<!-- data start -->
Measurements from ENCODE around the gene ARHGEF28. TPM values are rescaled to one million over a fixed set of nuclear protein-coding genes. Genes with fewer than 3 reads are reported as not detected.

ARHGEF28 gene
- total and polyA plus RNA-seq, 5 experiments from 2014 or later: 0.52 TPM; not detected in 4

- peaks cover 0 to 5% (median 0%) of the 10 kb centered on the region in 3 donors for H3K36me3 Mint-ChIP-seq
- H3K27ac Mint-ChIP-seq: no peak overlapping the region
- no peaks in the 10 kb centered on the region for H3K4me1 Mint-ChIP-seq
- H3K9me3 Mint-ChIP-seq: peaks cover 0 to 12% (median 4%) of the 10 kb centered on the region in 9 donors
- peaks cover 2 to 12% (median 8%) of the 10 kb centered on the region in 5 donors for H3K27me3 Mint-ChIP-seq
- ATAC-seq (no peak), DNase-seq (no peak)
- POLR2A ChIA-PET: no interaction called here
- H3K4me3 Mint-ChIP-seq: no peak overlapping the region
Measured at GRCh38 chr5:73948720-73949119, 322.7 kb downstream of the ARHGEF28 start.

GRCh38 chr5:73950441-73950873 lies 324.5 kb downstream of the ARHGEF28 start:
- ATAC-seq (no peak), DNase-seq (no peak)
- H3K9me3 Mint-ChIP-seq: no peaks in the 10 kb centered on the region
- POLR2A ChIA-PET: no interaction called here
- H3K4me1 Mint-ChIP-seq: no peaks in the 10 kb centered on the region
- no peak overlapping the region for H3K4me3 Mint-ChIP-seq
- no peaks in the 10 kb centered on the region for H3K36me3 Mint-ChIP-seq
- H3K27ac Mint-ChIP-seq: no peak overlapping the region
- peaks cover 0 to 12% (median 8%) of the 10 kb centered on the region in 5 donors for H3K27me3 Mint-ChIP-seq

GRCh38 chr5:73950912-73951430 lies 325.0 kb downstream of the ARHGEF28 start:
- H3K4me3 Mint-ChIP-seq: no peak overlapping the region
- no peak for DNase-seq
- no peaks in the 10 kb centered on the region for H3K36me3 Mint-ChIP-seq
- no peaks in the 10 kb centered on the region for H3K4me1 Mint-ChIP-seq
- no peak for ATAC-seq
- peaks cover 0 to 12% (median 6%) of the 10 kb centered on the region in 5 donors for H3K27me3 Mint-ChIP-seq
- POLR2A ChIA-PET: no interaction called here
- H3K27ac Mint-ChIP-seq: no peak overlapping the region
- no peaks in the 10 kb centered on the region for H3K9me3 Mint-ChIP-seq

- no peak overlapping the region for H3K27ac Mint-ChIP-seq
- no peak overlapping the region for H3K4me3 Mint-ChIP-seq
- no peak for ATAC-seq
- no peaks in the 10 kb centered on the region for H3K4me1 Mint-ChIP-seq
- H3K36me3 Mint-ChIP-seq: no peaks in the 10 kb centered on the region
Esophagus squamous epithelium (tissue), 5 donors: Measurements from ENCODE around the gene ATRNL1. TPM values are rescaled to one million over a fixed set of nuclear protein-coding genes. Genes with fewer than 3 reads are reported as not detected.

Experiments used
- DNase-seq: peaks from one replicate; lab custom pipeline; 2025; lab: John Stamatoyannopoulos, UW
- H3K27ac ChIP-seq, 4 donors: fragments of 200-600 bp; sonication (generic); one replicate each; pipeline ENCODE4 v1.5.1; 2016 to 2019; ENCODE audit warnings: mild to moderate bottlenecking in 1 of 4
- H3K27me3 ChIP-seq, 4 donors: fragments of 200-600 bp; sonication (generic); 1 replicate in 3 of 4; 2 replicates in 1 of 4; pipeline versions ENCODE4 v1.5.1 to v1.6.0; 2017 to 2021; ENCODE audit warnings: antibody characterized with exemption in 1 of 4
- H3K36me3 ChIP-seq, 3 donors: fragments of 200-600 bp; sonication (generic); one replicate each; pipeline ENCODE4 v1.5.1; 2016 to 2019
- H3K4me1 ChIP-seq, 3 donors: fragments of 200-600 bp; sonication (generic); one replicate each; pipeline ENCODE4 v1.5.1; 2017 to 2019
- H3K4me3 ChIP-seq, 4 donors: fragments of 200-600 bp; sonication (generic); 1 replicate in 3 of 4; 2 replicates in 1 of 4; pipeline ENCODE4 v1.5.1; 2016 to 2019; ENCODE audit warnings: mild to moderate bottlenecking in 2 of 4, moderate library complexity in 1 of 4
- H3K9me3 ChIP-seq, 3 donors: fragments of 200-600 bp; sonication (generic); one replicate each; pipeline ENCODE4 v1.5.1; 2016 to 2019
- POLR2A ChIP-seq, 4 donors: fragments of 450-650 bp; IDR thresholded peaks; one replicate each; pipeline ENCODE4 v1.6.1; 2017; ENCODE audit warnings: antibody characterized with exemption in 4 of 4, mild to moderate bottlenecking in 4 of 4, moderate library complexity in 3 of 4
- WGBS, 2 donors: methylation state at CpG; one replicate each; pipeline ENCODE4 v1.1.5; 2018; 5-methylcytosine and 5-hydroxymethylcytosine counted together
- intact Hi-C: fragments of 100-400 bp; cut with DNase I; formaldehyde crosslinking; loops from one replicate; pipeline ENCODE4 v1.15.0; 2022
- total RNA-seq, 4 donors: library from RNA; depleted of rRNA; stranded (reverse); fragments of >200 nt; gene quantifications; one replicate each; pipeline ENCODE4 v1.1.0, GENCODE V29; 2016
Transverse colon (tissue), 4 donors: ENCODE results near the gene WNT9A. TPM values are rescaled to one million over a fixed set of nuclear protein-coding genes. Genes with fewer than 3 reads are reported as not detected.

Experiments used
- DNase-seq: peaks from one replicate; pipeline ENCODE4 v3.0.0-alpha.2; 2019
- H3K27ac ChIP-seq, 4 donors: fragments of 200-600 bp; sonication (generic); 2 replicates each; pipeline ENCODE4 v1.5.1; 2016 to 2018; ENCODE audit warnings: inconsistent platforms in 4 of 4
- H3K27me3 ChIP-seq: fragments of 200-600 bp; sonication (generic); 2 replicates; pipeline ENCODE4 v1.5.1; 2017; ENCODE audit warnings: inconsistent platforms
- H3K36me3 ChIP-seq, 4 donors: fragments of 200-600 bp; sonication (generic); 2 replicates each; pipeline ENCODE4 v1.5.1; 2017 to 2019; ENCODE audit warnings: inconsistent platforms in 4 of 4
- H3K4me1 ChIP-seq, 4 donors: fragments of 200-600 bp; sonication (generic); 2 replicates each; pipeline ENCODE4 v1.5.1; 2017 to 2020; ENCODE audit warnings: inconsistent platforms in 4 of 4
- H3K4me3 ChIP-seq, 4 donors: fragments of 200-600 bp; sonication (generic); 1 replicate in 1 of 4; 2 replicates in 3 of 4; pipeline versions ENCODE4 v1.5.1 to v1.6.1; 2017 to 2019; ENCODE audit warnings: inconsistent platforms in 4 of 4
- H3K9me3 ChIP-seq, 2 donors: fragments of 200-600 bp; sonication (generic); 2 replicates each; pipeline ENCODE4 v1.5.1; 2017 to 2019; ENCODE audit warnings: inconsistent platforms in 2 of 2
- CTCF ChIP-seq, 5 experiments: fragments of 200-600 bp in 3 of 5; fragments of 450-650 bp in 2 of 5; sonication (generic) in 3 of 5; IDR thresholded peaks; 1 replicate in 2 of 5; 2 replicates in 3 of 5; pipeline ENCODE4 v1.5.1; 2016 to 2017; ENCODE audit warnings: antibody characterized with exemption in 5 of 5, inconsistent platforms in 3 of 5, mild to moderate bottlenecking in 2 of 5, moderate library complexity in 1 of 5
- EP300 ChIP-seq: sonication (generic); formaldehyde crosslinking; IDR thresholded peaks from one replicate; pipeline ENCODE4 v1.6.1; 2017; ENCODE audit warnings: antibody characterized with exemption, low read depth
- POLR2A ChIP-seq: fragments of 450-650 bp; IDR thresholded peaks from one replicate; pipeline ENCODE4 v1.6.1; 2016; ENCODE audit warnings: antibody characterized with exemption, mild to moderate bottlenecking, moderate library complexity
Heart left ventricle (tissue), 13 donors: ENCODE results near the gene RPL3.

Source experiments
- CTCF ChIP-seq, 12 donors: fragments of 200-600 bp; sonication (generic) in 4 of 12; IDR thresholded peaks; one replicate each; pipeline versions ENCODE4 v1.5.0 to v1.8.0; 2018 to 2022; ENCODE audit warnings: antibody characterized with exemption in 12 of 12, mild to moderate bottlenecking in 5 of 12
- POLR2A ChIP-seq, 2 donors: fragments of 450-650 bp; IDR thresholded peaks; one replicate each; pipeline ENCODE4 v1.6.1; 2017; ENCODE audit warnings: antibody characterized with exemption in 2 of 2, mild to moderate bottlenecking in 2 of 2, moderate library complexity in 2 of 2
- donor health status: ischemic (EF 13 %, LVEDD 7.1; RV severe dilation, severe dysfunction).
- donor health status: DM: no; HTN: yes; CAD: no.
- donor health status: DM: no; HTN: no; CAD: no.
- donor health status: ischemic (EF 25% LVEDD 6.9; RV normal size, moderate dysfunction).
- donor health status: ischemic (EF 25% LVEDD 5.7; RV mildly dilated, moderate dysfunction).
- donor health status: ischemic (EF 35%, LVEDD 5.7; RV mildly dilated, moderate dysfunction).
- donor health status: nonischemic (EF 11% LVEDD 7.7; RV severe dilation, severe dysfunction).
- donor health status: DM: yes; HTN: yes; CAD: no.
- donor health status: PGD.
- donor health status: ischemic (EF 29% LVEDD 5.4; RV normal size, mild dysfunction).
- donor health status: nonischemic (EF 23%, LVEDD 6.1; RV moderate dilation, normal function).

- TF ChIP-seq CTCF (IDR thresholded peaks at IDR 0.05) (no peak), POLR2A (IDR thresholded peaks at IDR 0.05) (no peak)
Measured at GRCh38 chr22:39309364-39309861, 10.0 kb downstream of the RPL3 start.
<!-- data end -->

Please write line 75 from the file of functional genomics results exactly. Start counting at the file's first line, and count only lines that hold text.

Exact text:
- donor health status: ischemic (EF 29% LVEDD 5.4; RV normal size, mild dysfunction).